An interview with Fire is Your Water novelist, Jim Minick.
About the book
Set in the south-central Pennsylvania valleys of the Blue and Kittatinny Mountains in 1953, Fire is Your Water tells the story of a young couple whose love blossoms within a tight-knit farming community of Appalachia, and under the watchful eye of a raven named Cicero. Ada Franklin, a young faith healer, and Will Burk, an agnostic, meet while they are both working at a Pennsylvania Turnpike service station. With the Korean War and the growing commerce of America impinging upon their idyllic community, Ada and Will forge a relationship out of fires that sear both their bodies and their spirits. Partly inspired by the storied love affair of his own parents, as well as the legends of his great-grandmother as a “pow-wow” practitioner within the Pennsylvania Dutch tradition, Fire is Your Water combines lyric story-telling, questions of faith and doubt, and magical realism set against the beauty of Appalachia.
[See my review of the book: Fire is Your Water by Jim Minick: Book Review.]
This book resonated with me on a personal level
One of the reasons the book was so compelling for me is that I grew up in Pennsylvania and spent a great deal of time going through the very landscapes Minick describes in the book – the rolling farmlands of Path Valley, the woodlands draping the Appalachian Mountains, and the small towns nestled in between.
My father has a hunting camp in Tell Township, Huntington County, so we would travel many times through the back-to-back tunnels of the Pennsylvania Turnpike, meander alongside the creeks and streams, and hike up into the woods. As I read Minick’s book, I felt transported to these places that I loved growing up. And it occurred to me – hardly anyone writes novels about this area of Pennsylvania.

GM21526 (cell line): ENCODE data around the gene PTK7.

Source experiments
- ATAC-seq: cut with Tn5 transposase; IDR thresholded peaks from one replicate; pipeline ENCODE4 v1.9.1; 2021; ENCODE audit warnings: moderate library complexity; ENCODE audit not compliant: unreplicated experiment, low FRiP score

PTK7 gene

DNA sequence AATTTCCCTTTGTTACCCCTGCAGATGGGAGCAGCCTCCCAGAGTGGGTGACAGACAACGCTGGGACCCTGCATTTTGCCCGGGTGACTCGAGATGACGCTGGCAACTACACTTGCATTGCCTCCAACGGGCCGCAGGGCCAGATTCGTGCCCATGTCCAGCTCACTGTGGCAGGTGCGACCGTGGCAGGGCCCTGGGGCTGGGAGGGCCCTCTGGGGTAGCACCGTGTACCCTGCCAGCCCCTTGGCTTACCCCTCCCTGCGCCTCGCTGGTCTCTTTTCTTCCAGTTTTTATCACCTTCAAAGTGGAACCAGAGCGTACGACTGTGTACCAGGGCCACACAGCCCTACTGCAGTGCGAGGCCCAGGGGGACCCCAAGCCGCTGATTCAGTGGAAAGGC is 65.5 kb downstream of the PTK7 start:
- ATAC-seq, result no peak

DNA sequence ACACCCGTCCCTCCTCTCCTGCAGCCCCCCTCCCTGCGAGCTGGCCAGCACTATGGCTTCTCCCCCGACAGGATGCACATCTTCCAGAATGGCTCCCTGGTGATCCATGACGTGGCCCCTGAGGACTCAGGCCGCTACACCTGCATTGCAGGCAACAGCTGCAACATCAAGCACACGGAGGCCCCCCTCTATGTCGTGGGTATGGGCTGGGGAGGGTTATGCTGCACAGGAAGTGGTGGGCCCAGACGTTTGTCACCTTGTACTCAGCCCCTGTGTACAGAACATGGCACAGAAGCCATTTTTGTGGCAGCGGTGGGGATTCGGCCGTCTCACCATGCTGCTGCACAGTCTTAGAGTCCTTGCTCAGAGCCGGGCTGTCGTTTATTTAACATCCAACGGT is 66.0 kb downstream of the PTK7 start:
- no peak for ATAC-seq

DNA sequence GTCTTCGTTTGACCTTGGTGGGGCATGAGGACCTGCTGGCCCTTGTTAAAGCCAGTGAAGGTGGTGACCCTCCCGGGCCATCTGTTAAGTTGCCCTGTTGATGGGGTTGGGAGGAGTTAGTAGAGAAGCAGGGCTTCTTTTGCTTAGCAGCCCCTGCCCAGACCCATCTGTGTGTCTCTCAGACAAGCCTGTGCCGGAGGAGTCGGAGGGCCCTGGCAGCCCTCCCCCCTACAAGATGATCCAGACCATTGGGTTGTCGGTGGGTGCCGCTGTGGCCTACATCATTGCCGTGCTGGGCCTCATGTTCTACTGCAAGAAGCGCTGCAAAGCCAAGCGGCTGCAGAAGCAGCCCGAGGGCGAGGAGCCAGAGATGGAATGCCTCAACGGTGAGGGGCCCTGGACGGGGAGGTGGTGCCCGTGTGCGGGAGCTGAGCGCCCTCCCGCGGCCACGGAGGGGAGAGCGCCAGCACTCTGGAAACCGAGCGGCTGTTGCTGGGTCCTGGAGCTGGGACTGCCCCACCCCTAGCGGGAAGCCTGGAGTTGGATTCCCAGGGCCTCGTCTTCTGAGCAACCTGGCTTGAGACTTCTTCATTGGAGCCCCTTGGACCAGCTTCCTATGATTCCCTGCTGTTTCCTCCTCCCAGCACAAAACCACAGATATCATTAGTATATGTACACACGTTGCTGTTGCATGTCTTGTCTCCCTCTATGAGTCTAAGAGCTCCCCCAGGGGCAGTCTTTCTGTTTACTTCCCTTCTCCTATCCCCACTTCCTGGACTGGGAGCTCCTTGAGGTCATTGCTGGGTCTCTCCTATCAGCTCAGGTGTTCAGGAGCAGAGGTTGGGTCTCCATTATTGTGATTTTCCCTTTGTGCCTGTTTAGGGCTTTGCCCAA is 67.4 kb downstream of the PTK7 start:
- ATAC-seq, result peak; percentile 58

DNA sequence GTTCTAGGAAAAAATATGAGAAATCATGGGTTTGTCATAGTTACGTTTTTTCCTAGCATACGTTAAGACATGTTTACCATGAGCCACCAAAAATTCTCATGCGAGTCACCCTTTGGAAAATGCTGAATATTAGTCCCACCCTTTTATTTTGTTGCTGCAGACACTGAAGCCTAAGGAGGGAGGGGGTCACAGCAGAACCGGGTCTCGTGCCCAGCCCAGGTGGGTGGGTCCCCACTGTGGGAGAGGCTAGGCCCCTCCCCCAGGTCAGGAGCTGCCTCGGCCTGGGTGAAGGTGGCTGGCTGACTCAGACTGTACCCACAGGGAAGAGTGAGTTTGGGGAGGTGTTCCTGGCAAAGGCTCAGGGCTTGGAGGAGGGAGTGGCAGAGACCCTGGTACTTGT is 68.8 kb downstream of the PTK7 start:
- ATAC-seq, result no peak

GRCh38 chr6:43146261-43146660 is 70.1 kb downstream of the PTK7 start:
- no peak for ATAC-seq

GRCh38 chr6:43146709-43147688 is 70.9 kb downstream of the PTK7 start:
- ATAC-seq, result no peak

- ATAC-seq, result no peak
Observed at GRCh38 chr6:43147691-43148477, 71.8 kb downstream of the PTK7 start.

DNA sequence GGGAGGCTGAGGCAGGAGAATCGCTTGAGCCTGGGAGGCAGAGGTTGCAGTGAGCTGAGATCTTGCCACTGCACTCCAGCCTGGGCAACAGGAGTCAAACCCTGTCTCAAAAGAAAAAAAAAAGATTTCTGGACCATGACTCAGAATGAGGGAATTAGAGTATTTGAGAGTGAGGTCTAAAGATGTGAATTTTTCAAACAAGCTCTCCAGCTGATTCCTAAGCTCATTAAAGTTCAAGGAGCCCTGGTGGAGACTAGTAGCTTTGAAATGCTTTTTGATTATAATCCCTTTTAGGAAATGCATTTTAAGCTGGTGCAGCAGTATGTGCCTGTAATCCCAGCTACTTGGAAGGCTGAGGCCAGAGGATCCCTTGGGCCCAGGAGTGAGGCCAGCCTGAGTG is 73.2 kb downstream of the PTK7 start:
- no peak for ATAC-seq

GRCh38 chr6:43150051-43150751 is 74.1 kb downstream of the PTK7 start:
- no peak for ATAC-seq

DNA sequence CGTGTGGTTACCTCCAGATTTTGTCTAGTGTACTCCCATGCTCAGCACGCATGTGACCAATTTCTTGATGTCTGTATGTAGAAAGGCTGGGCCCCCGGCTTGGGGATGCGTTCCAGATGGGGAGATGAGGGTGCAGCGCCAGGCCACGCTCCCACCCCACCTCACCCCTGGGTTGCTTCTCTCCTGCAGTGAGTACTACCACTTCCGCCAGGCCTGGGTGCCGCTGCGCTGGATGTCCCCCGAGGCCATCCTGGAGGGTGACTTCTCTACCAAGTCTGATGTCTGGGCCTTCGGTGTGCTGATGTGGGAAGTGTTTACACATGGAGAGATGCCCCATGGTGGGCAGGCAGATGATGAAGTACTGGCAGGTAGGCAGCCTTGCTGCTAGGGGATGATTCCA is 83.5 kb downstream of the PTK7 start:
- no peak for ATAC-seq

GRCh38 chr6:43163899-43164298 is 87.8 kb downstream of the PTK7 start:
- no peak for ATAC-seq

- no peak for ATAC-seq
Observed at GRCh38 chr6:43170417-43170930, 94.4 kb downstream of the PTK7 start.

So I wanted to find out more about the author and how he came to so beautifully capture this geography that is close to my heart. I contacted Jim and asked if he would be willing to be interviewed about the book, and to share some of the behind-the-scenes process that went into creating such a finely-crafted novel.
Jim Minick is the author of five books, including The Blueberry Years, winner of the Best Nonfiction Book of the Year form the Southern Independent Booksellers Association. His work has appeared in Oxford American, Shenandoah, Orion, The Sun, to name a few. He teaches at Augusta University and Converse College.
Here are excerpts from our conversation:
Why was it important for you to write about this area of Pennsylvania?
I grew up in Newburg, four miles from the Blue Mountain exit of the Turnpike. You can see the Blue Mountain service plazas and tunnels from Newburg. My mother was born on the other side of the mountain in Path Valley, so every Sunday during my childhood we would ride over and visit my grandmother and aunt. Those places are home.
The love story of Will and Ada meeting at the service plaza was based on my parents meeting there. My mother worked in the Howard Johnson’s, and my father worked [the gas station].
Also, my grandmother was a healer and worked in the Howard Johnson. She would talk to my mother about her grandson who worked out there pumping gas. Finally my dad built up the courage after about a year to go in and ask for a scoop of ice cream. My mother gave him the cone and a wink, and that’s how it all began.
The character of Cicero the raven is fascinating because it combines elements of myth, biblical imagery, and Native American legend. Can you talk about the shape-shifting aspects of the bird?
First, did you look at the cover?